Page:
I’m a huge fan of Atom, GitHub’s open source text editor. The more time I can spend in it (instead of switching contexts between different applications), the better. In this post, I’d like to share with you a few simple file operations you can perform inside Atom instead of ⌘+Tab-ing elsewhere:
You may have used Atom’s “rename” feature a time or two, but did you know you can also use it to move files, as well? When you open the “rename” palette, Atom displays the file’s full path (relative to the project root). Want to relocate the file? Simply change the path and hit return:
The next time you need to copy and paste a file, why not use Atom instead of your OS’s file explorer? Right-click a file, select “Duplicate”, and Atom prompts you for the file’s new name. Much like moving a file, just change the path to wherever you’d like to copy the new file, hit return, and presto!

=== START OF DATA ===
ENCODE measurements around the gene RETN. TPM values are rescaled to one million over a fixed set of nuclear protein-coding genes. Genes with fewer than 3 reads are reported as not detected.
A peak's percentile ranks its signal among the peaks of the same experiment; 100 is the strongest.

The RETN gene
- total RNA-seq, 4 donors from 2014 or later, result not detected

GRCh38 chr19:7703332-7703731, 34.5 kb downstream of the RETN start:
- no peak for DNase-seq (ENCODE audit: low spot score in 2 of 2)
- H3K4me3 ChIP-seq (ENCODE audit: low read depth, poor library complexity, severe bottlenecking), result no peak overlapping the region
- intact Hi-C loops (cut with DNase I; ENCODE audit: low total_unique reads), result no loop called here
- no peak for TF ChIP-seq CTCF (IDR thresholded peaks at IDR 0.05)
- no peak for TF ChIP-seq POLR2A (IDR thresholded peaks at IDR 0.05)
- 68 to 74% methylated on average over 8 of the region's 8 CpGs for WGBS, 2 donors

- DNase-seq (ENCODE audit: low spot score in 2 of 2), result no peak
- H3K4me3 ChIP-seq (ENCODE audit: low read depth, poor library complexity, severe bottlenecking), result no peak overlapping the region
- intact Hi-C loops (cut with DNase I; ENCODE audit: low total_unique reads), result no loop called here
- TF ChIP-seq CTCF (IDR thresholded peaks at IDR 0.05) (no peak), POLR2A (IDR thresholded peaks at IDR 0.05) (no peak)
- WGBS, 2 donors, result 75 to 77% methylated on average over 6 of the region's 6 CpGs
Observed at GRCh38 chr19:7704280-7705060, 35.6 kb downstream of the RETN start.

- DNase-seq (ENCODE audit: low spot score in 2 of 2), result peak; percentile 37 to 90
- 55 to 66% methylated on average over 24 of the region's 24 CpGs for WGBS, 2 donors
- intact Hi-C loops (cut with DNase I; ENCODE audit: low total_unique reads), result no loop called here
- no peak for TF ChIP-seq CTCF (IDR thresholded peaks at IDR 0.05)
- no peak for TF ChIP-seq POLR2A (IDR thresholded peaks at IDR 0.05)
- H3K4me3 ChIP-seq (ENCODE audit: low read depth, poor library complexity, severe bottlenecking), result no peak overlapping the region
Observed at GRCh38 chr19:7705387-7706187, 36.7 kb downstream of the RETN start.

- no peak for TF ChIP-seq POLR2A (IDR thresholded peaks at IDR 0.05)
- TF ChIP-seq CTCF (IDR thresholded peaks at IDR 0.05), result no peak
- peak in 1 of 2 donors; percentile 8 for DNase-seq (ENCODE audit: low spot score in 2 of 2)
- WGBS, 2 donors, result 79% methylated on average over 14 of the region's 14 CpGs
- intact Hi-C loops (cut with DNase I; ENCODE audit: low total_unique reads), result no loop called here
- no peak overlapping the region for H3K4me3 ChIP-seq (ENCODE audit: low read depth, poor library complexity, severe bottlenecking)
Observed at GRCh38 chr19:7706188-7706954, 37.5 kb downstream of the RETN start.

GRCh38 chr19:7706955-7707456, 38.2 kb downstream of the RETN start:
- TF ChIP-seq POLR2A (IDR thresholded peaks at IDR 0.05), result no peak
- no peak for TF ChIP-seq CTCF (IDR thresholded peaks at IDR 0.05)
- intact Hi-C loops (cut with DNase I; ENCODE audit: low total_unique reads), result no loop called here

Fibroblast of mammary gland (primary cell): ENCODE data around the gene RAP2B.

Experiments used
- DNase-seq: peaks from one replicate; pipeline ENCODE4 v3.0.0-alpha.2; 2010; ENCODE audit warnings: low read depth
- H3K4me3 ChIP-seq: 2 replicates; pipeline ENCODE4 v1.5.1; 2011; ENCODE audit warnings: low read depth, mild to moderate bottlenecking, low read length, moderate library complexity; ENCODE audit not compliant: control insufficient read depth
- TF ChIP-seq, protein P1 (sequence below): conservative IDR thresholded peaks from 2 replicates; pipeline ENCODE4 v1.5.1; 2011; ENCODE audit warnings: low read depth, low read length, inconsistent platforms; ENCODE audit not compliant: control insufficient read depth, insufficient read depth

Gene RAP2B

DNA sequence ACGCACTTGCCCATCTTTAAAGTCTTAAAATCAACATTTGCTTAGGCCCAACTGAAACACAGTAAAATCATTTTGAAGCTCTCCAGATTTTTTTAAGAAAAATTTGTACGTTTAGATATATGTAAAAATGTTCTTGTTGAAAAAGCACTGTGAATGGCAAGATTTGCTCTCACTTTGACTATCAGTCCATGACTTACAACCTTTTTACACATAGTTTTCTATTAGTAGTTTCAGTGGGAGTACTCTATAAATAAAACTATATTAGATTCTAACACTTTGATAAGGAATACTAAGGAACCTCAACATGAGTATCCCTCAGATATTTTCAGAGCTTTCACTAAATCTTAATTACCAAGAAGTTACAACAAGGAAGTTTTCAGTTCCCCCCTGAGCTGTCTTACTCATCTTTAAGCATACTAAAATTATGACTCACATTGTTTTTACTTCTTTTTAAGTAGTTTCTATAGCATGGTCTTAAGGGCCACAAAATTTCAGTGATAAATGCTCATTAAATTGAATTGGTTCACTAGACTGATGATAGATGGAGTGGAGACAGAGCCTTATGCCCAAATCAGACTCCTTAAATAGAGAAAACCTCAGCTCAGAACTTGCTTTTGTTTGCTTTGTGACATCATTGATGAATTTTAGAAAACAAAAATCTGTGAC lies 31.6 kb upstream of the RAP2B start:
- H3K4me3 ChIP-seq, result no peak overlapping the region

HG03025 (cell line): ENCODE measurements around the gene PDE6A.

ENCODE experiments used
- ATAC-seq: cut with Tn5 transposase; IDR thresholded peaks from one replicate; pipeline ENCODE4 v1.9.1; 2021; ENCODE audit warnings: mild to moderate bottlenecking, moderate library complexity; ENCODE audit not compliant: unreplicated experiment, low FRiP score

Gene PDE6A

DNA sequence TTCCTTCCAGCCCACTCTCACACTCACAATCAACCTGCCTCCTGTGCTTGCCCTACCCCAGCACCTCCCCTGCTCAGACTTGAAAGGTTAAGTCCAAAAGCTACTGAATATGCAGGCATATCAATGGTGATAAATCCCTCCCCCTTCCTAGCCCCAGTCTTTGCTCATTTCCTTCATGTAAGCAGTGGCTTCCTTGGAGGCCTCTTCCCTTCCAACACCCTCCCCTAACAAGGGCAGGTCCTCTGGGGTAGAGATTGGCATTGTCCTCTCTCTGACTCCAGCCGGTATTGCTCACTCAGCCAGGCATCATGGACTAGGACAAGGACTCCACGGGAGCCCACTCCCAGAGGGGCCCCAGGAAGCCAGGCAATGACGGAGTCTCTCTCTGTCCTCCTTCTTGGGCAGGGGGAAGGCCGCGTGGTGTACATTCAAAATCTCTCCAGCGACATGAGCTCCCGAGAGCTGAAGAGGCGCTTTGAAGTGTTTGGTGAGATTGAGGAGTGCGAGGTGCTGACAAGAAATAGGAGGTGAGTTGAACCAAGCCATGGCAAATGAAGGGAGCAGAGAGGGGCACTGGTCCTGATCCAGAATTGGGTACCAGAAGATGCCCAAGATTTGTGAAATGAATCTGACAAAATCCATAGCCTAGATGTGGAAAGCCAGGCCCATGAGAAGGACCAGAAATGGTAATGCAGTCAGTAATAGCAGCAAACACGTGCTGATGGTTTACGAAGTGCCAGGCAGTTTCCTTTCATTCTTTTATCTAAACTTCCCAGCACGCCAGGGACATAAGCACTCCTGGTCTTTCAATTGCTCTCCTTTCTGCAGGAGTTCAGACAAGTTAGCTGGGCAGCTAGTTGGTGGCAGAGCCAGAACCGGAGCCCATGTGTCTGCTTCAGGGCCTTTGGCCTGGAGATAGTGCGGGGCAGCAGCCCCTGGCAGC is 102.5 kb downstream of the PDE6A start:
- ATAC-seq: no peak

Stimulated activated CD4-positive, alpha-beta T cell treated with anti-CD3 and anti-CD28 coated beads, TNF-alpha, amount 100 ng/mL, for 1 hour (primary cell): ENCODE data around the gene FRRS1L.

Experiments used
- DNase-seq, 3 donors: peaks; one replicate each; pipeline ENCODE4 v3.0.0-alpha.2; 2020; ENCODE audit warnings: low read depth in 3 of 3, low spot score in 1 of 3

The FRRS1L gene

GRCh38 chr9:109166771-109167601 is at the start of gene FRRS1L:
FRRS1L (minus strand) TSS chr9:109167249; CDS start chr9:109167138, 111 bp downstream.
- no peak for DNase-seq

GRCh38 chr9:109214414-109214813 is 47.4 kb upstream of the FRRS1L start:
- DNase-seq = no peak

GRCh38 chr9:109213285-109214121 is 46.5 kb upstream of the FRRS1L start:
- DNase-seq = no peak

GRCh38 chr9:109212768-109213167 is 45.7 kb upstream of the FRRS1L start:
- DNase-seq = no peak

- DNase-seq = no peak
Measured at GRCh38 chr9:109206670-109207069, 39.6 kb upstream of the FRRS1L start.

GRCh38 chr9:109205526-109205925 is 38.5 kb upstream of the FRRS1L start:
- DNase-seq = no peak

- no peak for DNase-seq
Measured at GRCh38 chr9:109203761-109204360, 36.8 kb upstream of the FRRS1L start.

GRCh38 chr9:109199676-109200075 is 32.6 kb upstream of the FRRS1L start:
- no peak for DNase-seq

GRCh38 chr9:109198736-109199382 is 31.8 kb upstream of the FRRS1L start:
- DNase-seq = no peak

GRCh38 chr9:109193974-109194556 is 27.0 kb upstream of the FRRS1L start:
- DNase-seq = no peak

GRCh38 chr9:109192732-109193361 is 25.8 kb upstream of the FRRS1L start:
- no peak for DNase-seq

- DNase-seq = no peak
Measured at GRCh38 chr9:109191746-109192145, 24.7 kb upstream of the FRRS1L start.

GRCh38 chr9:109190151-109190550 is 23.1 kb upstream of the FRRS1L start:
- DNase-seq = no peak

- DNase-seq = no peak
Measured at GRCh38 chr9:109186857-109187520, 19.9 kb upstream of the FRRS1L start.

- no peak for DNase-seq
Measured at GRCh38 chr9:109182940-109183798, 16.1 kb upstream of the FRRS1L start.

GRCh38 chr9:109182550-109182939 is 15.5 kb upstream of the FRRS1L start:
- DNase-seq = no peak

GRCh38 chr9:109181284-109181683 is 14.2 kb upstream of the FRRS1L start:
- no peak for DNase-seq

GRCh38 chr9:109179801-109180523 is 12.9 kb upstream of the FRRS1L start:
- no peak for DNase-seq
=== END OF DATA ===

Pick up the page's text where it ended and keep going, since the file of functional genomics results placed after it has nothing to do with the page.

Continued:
Creating New Files
Sure, new files are only a couple of mouse clicks away, but why should you even have to take your hands off your keyboard? Spoiler alert: you don’t have to! Atom includes a command to do just that, but it’s not bound to a keyboard shortcut…yet. Here’s how to make that happen:
- Open your Atom keymap (Mac: “Atom” > “Open Your Keymap”; Windows: “File” > “Open Your Keymap”).
- Add the following text, replacing the keystroke with one of your preference (I took mine from a Sublime plugin):
- Save your keymap file.
Now, just hit ⌥⌘N (or whatever you specified your shortcut to be) and Atom presents you with the “new file” palette. Enter a path for the new file (again, relative to the project root) and hit return/enter. Your shiny new file will present itself instantly.
Have you used Atom’s features to do things otherwise thought the domain of other apps? Share them in the comments!